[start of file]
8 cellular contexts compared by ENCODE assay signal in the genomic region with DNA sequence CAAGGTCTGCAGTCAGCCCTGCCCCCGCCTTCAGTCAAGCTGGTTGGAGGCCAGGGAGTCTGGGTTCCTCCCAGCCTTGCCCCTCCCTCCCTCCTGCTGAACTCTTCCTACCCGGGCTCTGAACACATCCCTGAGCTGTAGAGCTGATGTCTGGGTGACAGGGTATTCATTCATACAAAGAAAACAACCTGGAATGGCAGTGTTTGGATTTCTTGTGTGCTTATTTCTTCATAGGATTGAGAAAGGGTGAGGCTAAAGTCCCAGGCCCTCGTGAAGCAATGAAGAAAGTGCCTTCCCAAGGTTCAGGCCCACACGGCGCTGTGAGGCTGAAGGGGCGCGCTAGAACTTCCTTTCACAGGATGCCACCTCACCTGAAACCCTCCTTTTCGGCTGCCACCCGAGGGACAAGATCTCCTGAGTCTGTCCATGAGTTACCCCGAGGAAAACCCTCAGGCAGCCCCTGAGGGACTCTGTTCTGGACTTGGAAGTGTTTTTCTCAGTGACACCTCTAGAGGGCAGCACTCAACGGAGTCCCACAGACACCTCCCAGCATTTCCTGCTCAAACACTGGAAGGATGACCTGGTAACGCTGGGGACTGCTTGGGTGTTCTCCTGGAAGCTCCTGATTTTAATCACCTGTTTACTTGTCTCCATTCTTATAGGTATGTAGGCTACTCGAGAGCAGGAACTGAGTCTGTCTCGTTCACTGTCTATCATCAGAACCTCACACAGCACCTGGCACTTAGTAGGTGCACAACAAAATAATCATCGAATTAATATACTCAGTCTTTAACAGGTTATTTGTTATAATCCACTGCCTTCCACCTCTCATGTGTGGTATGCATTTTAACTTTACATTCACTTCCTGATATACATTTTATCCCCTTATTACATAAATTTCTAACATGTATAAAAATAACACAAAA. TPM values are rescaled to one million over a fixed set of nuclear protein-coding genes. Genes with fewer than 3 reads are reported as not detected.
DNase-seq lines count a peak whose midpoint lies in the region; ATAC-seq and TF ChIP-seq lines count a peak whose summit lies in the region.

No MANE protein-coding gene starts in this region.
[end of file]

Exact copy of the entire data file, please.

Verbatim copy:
8 cellular contexts compared by ENCODE assay signal in the genomic region with DNA sequence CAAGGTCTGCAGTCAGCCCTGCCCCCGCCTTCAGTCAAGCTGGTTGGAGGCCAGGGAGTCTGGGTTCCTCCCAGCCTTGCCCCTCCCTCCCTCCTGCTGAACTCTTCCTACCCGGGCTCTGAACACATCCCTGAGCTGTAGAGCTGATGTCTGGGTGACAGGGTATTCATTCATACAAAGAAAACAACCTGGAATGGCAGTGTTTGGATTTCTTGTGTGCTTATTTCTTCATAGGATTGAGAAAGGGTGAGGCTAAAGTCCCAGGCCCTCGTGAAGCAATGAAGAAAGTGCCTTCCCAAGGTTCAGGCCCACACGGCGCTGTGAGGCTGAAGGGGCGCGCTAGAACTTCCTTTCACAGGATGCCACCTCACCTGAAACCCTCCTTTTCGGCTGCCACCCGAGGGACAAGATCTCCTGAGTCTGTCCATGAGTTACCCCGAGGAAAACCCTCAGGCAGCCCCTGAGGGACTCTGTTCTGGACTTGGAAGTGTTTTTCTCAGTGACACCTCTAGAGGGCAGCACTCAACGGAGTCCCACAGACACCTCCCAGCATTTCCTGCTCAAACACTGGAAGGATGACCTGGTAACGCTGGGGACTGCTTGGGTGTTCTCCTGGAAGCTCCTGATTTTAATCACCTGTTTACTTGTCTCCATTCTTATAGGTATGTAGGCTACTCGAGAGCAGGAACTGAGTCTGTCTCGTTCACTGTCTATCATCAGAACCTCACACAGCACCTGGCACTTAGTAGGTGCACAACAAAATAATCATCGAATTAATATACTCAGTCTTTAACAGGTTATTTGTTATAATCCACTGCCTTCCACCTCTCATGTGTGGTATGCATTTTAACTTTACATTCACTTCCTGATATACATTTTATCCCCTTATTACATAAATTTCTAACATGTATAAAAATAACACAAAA. TPM values are rescaled to one million over a fixed set of nuclear protein-coding genes. Genes with fewer than 3 reads are reported as not detected.
DNase-seq lines count a peak whose midpoint lies in the region; ATAC-seq and TF ChIP-seq lines count a peak whose summit lies in the region.

No MANE protein-coding gene starts in this region.